Microsoft's multi-factor authentication service flakes out – again

For the second time in nine days, the Multi-Factor Authentication system used by Microsoft for Office 365 logins failed.

Office 365 software boxes
Martyn Williams/IDG

Just one day after Microsoft came clean with an explanation of a Nov. 19 outage that blocked users of Office 365 from logging into their accounts using Multi-Factor Authentication (MFA), today the service again went on the fritz.

"Starting at 14:25 UTC on 27 Nov 2018, customers using Multi-Factor Authentication (MFA) may experience intermittent issues signing into Azure resources, such as Azure Active Directory, when MFA is required by policy," read the Azure status dashboard. Two and a half hours later, the dashboard reported that after resolving a problem with an earlier DNS (Domain Name Service) issue, engineers rebooted the services. "They observed a decrease in the failure rate after the reboot cycles," the dashboard concluded.

Tuesday's outage affected users in the three broad geographic areas defined by the dashboard: the Americas, Europe and Asia Pacific.

The latest MFA problem came the day after Microsoft described last week's 14-hour failure in an after action-style report posted to the Azure dashboard. In a long report - over 1,150 words - Microsoft identified three root causes, detailed the failures and steps engineers took to recover the service, and spelled out steps it plans to take over the next two-plus months to review and update its processes and procedures.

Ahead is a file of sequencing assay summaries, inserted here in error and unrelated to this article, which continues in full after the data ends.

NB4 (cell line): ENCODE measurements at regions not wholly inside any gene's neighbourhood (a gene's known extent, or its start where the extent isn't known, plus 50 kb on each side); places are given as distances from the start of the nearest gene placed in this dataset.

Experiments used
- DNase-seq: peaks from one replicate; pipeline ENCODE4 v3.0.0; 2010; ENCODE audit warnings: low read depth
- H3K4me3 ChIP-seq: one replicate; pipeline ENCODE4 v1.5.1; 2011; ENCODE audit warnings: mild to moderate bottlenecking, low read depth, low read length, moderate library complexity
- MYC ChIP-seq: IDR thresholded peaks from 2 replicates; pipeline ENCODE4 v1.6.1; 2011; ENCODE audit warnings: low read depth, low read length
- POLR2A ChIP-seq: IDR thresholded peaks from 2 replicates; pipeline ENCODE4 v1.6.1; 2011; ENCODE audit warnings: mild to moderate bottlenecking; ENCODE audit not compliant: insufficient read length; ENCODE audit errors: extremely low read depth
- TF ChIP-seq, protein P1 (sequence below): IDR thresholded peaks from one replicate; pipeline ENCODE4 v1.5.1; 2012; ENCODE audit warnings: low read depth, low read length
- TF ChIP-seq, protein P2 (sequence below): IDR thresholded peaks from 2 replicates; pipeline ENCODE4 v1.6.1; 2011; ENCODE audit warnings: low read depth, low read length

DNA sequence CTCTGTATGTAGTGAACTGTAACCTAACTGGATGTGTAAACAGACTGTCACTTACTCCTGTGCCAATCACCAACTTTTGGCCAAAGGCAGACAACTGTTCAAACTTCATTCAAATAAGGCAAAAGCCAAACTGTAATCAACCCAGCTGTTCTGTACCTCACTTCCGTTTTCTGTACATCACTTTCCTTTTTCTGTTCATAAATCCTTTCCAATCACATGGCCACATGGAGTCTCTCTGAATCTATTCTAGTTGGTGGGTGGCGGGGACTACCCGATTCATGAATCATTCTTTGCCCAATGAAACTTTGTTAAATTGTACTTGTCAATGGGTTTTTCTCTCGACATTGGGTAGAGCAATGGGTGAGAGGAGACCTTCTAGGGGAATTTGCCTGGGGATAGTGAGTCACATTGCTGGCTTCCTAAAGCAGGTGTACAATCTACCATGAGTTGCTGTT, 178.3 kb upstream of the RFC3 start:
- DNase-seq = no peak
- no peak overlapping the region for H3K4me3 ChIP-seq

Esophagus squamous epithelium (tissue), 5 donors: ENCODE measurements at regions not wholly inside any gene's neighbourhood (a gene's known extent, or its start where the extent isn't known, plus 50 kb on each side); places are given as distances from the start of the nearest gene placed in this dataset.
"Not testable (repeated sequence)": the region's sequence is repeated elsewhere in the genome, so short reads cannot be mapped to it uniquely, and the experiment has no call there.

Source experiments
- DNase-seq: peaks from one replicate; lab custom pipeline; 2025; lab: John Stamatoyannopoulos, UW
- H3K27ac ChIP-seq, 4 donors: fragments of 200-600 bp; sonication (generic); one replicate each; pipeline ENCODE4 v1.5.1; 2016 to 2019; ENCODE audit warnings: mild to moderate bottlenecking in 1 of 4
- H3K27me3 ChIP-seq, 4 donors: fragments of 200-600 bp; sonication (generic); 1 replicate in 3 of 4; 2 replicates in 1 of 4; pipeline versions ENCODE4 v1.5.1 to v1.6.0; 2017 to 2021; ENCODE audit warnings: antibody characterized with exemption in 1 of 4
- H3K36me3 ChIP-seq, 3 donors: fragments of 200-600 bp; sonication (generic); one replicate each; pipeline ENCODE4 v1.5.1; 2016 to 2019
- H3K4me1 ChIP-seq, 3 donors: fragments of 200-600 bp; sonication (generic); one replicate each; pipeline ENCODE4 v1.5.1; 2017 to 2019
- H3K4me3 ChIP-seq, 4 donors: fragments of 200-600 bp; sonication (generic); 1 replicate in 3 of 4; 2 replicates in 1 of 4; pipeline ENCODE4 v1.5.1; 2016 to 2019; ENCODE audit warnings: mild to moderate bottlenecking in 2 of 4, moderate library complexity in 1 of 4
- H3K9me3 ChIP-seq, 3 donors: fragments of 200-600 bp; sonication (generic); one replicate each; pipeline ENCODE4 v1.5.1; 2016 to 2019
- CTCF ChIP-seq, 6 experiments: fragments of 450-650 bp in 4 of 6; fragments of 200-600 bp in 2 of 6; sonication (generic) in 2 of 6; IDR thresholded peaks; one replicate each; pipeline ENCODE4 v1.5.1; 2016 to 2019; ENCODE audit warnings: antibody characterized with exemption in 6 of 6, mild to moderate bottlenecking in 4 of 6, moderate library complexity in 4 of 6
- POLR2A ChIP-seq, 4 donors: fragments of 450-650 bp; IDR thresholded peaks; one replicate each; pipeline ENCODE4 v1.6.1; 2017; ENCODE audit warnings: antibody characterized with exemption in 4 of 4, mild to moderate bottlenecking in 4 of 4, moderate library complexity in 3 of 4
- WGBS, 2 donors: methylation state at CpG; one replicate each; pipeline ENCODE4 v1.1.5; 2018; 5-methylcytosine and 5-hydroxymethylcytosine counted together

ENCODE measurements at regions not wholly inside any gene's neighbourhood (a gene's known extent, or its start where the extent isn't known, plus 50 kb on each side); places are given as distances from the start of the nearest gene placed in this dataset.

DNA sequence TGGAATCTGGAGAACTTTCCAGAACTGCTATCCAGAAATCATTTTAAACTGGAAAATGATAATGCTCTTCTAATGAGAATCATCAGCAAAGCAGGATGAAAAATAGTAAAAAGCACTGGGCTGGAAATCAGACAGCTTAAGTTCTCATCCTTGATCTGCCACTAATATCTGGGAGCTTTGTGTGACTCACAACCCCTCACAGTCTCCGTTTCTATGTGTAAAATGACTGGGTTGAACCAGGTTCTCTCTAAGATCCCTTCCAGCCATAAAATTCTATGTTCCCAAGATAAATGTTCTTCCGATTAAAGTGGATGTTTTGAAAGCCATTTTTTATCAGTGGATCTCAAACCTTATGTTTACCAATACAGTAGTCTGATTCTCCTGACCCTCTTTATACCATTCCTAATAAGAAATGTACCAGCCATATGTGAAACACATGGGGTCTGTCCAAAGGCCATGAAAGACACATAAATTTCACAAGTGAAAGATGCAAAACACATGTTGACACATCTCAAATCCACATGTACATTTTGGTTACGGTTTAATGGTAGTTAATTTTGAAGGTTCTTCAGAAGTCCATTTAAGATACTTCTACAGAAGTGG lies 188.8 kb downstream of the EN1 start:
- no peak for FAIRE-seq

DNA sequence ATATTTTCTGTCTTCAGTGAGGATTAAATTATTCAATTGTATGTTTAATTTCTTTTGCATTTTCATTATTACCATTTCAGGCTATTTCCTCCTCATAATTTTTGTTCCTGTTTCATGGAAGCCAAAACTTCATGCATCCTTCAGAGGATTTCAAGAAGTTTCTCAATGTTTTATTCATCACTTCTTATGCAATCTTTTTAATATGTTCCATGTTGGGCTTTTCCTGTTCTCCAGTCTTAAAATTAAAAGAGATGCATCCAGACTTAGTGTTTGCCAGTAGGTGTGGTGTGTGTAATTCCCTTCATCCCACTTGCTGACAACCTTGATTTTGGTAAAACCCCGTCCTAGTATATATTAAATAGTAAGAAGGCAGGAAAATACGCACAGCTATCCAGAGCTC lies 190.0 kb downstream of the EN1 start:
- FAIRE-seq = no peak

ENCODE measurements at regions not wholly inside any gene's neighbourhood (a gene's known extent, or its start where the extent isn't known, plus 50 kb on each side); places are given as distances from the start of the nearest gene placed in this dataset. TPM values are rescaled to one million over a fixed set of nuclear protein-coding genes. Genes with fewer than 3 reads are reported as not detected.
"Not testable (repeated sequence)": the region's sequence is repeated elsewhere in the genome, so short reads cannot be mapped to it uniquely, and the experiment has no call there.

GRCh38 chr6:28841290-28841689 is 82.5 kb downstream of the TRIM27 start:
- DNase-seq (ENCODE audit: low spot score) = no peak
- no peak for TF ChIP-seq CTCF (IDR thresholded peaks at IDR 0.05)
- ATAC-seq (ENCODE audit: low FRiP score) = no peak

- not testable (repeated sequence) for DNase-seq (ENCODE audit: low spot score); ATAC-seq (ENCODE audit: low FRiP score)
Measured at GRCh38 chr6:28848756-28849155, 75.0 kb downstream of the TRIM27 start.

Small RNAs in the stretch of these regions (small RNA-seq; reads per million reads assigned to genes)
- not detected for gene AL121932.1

"We sincerely apologize for the impact to affected customers," Microsoft said near the report's end.

Calling the pair of outages "troubling," analyst Wes Miller of Directions on Microsoft pointed out that a service like Azure Active Directory and its MFA "has to be designed to be incredibly robust."

He was encouraged, he continued, by the after-action report's tone.

"My hope is that the [Azure] team has the right perspective. It looks like they do," he said of the outlined steps to reevaluate service update deployments and find ways to restore service faster. Engineers won't rush to judge the problem and propose a fix, Miller said, one way to easily make things worse. And unlike the Windows 10 group, the Azure team has been forthcoming about causes and reactions.

Microsoft promised that an accounting of Tuesday's outage would be posted on the Azure dashboard within 72 hours.

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